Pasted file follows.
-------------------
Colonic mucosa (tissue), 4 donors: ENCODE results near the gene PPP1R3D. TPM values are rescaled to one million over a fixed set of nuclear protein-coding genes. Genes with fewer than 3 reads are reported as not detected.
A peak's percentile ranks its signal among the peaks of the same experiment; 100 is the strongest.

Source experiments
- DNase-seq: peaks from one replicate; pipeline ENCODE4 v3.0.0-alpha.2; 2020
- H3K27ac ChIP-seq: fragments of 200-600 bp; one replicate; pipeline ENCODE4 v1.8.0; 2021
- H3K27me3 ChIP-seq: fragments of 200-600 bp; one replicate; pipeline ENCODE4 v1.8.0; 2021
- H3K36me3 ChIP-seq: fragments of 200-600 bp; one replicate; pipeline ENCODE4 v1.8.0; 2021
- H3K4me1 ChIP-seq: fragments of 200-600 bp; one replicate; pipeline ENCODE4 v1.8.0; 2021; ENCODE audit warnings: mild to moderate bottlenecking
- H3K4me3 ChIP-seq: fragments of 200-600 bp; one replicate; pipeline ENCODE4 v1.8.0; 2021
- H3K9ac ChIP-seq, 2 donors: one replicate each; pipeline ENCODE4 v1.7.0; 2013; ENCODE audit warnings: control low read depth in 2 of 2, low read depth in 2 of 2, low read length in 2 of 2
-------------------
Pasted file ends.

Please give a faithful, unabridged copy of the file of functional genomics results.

Colonic mucosa (tissue), 4 donors: ENCODE results near the gene PPP1R3D. TPM values are rescaled to one million over a fixed set of nuclear protein-coding genes. Genes with fewer than 3 reads are reported as not detected.
A peak's percentile ranks its signal among the peaks of the same experiment; 100 is the strongest.

Source experiments
- DNase-seq: peaks from one replicate; pipeline ENCODE4 v3.0.0-alpha.2; 2020
- H3K27ac ChIP-seq: fragments of 200-600 bp; one replicate; pipeline ENCODE4 v1.8.0; 2021
- H3K27me3 ChIP-seq: fragments of 200-600 bp; one replicate; pipeline ENCODE4 v1.8.0; 2021
- H3K36me3 ChIP-seq: fragments of 200-600 bp; one replicate; pipeline ENCODE4 v1.8.0; 2021
- H3K4me1 ChIP-seq: fragments of 200-600 bp; one replicate; pipeline ENCODE4 v1.8.0; 2021; ENCODE audit warnings: mild to moderate bottlenecking
- H3K4me3 ChIP-seq: fragments of 200-600 bp; one replicate; pipeline ENCODE4 v1.8.0; 2021
- H3K9ac ChIP-seq, 2 donors: one replicate each; pipeline ENCODE4 v1.7.0; 2013; ENCODE audit warnings: control low read depth in 2 of 2, low read depth in 2 of 2, low read length in 2 of 2